Updated: Dec 18, 2019
Are you looking to build you extra curricular portfolio? Or maybe you don’t quite know what to do with all the spare free time you have. The Duke of Edinburgh scheme may be the one, but I’m also keen to encourage you all to find a hobby or passion of yours and pursue it.
Not only will extra curricular clubs allow you to do the cliche ‘learn new skills’, but there are numerous health, well-being, personality and career benefits which come along with doing something which is non-academic and non-social-media based (unless that is the exact field of work you’ve begun to pursue one of your many passions in).
For me, I’ve always had a practical side to me, enjoying origami from the age of about 9; creating intricate models from the smallest squares of paper, to becoming a scout and developing a sense of community and creativity which I hadn’t fully explored before. Since the early discoveries of playing with paper at home and trips to the local nursing home to sing songs to the elderly, I’ve had opportunities and experiences which I wouldn’t have ever considered otherwise.
To partake in things which push you just a little at a time out of your comfort zone; whether that be exploring new mediums of art or practising piano in a way just slightly more complex than you are used to, each stage of development of a skill or hobby allows for new character developments and a perspective on your life from a new lens. In turn, it’ll almost always somehow lead to other events, initiatives and ideas which wouldn’t have appeared had you not begun any extracurricular activity initially.
My origami making led me to creating wedding decorations for various relatives and parties which has been quite exciting. Singing at a nursing home made me realise old people are actually pretty cool and since then I’ve been fortunate enough to work with cancer patients and adults with autism. These experiences weren’t planned but as a result of testing out new things and places as opportunities have risen.
To put yourself out there is not easy. It requires a desire to learn and build one’s personality but once you have signed up for a new experience, booked yourself in for a netball game or bought that new art equipment to try, that’s already half of the process complete. It’s important to keep an open mind and be up for building yourself a strong minded character. If you’re in the early years of secondary school, particularly years 8 and 9, they’re really good years to try and get into the community and do some placements.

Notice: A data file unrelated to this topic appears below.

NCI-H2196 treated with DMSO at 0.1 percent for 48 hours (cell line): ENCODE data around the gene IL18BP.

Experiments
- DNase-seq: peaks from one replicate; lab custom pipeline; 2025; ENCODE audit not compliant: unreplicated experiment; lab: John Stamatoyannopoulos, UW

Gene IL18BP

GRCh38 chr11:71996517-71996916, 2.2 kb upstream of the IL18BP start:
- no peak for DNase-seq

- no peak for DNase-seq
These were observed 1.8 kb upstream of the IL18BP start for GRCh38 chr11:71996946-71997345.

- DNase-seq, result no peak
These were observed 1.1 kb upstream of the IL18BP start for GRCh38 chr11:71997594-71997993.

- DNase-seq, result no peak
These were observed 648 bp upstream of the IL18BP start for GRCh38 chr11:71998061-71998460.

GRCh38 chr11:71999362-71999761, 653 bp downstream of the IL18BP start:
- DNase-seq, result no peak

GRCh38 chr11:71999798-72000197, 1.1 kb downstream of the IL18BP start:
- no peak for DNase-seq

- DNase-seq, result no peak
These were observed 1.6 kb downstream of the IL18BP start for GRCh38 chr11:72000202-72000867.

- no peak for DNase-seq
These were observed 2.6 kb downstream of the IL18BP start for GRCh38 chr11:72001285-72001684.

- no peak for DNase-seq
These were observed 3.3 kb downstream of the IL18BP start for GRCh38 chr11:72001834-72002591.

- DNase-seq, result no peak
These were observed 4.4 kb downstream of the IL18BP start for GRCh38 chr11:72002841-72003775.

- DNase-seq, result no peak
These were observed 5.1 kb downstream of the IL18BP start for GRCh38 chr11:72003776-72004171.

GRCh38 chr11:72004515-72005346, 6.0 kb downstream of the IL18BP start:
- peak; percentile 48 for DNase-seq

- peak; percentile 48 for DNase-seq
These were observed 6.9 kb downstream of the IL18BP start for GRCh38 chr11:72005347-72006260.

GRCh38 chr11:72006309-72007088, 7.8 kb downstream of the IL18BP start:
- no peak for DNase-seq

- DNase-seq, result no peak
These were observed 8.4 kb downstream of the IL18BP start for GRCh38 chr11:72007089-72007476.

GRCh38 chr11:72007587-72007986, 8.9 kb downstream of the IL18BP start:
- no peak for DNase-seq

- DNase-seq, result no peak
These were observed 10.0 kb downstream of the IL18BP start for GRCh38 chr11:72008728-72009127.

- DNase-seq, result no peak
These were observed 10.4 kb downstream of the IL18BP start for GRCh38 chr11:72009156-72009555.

Approach some charity shops and see if they need volunteers, look at programmes on the do-it.org website to see if anything catches your eye. Look up local sports clubs in your area - there are running clubs in almost every part of the UK. It doesn’t matter if you’ve never done any running beyond running for the bus - every runner begins somewhere! My sister’s in Year 8 and has developed an astounding love for a particular style of Art which I truly admire. Though I may enjoy practical work, Fine Art has for a long time been beyond me but seeing her array of multiple brushes has inspired me and I’m looking forward to her teaching me over the summer season (because there’s also nothing wrong with learning from people younger than yourself).
I mentioned that extra curricular is phnemonal for one’s mental health too - and that’s true. As you go further into studies and no doubt adulthood, it’s nice to have a way to take a break from the daily bombardment of crazy deadlines, pressures and expectations. To be able to take a step back for yourself is important and key in maintaining a healthy relationship with school and work. I can say that from the exam period I have just completed, all the exercise routines I completed truly helped keep my mind as fresh as one can get it during such a season and ensuring to spend time with the family (when I wasn’t too angst) and younger siblings made the exam period as enjoyable as it can get.
And finally, all these various events, activities and groups which you become a part of will always benefit your career path immensely. When applying to colleges, for apprenticeships and universities they do like to see that you’re not a wholly academic student but that you also know how to enjoy your day-to-day routine, balance pressures and have a character which will be able to tolerate and enjoy whichever field of study or work you plan to go into.
That’s where the DofE award comes in. An award which is achieved as a result of a certain amount of time dedicated to a sport, skill and form of charity work, I do believe it’s a good way to kickstart finding a passion if you haven’t discovered many already - or a way of developing existing skills. It’s an award very commonly completed now so it may not be quite what makes you stand out in a job interview or sixth form application, but the skills you learn from it are invaluable and if they lead to skills and other opportunities which are more unique to you - that is what will make you stand out.
Remember, even if you take part in something now which didn’t seem to majorly benefit you, you’ll hopefully reap the benefits later on.
Overall, do new things, challenge yourself and know your only barrier to better experiences is yourself.